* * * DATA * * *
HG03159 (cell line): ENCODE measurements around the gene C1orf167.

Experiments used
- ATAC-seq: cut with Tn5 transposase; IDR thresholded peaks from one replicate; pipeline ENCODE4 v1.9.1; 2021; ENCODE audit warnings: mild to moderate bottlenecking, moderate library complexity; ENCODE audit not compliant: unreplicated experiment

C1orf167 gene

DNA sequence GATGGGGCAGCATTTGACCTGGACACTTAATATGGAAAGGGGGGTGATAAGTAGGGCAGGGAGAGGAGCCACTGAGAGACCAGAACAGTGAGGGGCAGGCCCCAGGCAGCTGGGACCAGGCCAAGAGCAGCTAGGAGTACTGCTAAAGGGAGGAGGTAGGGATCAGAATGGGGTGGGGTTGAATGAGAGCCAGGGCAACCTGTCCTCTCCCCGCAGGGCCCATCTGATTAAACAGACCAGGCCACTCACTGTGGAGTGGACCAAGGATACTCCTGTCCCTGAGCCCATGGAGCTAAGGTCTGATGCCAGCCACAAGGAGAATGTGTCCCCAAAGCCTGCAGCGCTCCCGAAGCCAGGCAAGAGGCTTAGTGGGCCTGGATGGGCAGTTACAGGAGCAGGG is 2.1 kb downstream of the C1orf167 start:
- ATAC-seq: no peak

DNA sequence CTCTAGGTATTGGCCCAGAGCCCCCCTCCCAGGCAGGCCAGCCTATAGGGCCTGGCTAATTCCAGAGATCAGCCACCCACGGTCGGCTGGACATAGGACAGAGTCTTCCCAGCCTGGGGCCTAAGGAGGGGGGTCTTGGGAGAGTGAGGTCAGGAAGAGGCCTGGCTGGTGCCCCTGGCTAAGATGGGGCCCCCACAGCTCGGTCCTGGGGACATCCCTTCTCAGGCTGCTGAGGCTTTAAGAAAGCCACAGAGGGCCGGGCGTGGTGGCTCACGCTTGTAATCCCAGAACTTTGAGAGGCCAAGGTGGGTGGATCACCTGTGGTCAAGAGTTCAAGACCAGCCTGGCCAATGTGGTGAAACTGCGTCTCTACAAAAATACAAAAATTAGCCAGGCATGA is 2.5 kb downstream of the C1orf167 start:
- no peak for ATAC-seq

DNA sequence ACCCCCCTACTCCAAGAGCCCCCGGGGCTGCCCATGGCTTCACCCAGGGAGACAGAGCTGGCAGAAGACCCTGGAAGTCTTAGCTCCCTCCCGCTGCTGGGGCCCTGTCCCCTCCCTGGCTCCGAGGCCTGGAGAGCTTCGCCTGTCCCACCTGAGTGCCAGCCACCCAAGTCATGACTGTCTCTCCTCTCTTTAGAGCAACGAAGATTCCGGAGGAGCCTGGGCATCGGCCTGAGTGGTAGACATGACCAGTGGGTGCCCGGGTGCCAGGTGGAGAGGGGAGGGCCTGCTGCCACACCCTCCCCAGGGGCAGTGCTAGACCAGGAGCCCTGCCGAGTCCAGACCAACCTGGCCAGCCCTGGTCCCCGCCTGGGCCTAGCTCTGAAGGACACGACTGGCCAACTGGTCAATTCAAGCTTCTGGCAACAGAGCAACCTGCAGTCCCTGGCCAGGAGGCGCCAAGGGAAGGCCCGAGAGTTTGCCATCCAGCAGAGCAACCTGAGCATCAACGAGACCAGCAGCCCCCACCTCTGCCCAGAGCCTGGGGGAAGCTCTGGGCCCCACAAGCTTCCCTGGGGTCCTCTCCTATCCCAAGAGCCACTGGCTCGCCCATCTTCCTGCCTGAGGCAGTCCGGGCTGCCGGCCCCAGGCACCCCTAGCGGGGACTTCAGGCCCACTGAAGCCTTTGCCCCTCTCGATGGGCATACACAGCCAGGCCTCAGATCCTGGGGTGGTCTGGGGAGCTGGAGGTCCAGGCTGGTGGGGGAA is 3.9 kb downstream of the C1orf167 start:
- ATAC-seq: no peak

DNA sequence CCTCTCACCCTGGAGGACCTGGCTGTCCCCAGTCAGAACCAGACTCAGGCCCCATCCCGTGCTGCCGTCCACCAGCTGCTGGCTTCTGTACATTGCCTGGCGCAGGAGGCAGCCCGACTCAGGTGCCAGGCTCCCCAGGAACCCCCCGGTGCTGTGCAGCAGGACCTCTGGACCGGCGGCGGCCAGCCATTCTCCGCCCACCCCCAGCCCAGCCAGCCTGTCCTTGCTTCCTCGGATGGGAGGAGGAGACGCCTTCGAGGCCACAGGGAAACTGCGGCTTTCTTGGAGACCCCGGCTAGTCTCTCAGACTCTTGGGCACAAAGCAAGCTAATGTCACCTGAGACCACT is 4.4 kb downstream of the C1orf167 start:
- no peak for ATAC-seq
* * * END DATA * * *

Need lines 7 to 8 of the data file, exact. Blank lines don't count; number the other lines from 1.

DNA sequence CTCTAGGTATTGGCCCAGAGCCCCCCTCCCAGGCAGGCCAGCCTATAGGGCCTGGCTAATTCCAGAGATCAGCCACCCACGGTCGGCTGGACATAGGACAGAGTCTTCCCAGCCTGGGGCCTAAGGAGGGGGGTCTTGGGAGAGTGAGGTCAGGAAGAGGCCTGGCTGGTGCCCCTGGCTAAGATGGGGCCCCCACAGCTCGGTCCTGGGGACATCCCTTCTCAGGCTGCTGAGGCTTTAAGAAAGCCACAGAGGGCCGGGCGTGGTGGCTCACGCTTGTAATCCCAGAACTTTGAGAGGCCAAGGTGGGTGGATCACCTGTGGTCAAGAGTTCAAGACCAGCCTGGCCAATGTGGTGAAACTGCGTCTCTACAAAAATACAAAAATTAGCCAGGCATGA is 2.5 kb downstream of the C1orf167 start:
- no peak for ATAC-seq